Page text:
In the area around the city of Cuzco in Peru there are many archaeological complexes dating from the Inca period. One of these is Tambomachay which is known as the ‘Inca-spa’ because of its water cult. The original name derives from two words in the Quechua language – tampu or tambo (guesthouse/ place of rest and provisions) and machay (cave). In itself this name has nothing to do with the function of the site, seeing that there is no cave and no trace of a ‘tambo’ has been found
The most important features of Tambomachay are the three low terraces on the side of the hill, which are encircled by walls of protruding blocks of stone, decorated with trapezium-shaped alcoves. As at other Inca sites, the stones fit seamlessly together. The terraces are linked to each other by stairways.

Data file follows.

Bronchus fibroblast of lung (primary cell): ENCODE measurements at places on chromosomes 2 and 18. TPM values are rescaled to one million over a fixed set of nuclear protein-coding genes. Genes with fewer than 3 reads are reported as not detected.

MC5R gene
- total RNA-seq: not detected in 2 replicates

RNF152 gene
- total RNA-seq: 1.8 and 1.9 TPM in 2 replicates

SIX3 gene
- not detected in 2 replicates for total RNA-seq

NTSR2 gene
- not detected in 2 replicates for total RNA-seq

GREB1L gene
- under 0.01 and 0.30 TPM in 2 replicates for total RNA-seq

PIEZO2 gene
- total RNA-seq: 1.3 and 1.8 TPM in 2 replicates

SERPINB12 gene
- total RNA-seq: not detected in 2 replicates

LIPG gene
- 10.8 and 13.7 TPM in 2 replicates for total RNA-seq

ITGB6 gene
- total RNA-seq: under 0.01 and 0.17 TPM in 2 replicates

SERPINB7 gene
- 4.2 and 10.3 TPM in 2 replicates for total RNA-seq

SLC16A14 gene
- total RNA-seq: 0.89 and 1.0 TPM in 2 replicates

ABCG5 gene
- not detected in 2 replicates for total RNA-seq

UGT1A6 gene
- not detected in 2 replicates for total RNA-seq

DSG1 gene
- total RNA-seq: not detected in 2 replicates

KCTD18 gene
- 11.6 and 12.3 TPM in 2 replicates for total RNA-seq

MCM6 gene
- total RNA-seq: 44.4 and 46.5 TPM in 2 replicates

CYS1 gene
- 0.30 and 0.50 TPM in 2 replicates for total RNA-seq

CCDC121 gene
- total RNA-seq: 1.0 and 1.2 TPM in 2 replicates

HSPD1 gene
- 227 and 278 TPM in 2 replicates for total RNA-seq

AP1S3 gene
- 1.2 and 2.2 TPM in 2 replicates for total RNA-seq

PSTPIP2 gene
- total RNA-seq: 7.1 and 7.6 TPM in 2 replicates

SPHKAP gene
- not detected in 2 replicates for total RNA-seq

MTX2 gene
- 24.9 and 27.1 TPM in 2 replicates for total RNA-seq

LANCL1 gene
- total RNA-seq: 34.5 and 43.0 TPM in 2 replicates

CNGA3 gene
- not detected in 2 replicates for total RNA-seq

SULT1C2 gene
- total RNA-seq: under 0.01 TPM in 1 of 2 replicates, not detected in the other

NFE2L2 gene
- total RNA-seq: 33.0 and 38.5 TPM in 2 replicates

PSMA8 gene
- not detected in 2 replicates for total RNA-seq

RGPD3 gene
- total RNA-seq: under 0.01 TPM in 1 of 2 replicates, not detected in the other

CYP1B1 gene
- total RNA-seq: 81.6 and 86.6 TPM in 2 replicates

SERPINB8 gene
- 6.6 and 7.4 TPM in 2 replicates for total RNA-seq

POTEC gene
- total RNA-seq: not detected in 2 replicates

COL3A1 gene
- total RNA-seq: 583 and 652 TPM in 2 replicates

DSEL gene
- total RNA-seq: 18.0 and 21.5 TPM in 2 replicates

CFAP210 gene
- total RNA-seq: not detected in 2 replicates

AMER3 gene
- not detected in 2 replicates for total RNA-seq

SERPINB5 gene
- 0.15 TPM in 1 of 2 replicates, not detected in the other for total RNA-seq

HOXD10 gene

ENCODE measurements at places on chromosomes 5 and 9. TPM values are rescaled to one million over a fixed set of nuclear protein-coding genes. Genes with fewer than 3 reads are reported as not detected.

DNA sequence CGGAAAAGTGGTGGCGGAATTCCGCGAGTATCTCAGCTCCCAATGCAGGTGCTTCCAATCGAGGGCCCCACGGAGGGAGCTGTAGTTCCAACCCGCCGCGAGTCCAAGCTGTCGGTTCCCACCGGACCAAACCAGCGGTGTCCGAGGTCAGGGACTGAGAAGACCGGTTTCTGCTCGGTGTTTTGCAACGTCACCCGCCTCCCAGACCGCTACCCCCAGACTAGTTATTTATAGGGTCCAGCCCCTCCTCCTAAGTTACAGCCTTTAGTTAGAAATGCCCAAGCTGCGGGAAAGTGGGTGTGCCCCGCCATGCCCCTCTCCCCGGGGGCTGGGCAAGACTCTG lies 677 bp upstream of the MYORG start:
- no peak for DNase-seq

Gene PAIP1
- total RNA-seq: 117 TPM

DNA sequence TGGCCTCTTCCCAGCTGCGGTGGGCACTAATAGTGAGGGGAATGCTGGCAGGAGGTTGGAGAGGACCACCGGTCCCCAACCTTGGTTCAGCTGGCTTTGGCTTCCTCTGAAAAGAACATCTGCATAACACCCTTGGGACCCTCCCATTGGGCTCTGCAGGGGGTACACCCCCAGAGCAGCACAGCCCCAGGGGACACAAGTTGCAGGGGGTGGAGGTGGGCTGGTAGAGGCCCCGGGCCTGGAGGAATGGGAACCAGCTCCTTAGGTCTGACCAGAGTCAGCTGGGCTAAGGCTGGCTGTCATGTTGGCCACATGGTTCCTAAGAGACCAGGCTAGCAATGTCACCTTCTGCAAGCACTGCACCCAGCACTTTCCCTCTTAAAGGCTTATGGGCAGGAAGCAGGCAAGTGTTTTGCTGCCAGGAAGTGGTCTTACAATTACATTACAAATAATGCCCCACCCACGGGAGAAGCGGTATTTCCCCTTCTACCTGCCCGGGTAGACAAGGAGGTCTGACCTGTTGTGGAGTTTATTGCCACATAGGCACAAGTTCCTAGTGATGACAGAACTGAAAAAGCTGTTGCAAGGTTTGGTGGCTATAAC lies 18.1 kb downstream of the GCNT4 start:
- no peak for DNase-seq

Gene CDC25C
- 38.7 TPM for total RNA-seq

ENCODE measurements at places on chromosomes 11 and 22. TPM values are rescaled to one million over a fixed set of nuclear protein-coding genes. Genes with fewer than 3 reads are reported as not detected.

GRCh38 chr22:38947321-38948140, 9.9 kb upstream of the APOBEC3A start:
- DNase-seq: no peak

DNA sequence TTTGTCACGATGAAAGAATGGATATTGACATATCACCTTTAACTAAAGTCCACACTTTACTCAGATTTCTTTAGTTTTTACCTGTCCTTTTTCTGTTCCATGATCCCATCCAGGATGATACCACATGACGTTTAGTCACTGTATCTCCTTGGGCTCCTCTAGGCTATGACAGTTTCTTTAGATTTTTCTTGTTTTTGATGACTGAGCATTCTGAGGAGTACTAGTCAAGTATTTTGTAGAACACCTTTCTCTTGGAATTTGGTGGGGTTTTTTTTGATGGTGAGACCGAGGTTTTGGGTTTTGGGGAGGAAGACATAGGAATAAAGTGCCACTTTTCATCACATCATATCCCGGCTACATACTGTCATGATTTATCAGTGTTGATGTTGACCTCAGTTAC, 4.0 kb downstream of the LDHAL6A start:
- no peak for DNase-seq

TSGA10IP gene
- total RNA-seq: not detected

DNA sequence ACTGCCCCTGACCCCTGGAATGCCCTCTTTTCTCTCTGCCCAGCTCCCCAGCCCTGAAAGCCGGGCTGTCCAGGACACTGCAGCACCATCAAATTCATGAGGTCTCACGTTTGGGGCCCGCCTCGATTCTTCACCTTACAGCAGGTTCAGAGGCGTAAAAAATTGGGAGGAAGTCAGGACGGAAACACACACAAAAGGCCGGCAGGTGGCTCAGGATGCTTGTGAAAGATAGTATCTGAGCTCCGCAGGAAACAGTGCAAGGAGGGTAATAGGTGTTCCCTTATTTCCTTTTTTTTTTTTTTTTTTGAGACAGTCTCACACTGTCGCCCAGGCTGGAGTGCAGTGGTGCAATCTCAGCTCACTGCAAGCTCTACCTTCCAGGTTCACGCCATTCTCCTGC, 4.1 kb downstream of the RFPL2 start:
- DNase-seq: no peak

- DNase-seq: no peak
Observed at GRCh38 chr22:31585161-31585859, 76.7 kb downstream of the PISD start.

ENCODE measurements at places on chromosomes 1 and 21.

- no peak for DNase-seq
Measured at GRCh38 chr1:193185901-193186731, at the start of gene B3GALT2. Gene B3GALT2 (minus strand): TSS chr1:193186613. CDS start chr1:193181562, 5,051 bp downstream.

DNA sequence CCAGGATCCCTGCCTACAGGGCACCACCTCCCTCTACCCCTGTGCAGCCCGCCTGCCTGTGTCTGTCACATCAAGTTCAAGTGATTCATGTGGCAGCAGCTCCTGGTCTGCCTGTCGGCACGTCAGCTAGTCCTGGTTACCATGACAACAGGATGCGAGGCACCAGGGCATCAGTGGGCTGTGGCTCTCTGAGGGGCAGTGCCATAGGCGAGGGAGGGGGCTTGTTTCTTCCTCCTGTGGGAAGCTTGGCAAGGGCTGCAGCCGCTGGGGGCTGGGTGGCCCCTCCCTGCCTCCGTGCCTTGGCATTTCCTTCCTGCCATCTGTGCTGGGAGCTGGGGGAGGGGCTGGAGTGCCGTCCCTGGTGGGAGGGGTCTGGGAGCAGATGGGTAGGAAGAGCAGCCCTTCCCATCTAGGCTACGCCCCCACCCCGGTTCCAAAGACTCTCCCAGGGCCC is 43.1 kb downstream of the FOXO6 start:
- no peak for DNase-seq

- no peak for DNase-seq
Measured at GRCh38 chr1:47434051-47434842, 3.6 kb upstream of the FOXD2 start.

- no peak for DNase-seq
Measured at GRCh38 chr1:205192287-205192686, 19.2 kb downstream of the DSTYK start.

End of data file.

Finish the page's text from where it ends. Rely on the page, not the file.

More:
Under one of the walls there is a flowing spring which presumably has something to do with the function of the structure. The Incas piped the water to the first terrace, where it disappeared only to reappear higher up in the form of a double waterfall which fell onto the last terrace.
It is thought that this place was some kind of health resort, although other experts believe that it was a military post or that it had a religious purpose. It is probable that the site was already being used before the Incas came for rituals which were somehow connected with the water. They rebuilt it into the complex which we see today.
Text Harrie Wolters
Translation Alun Harvey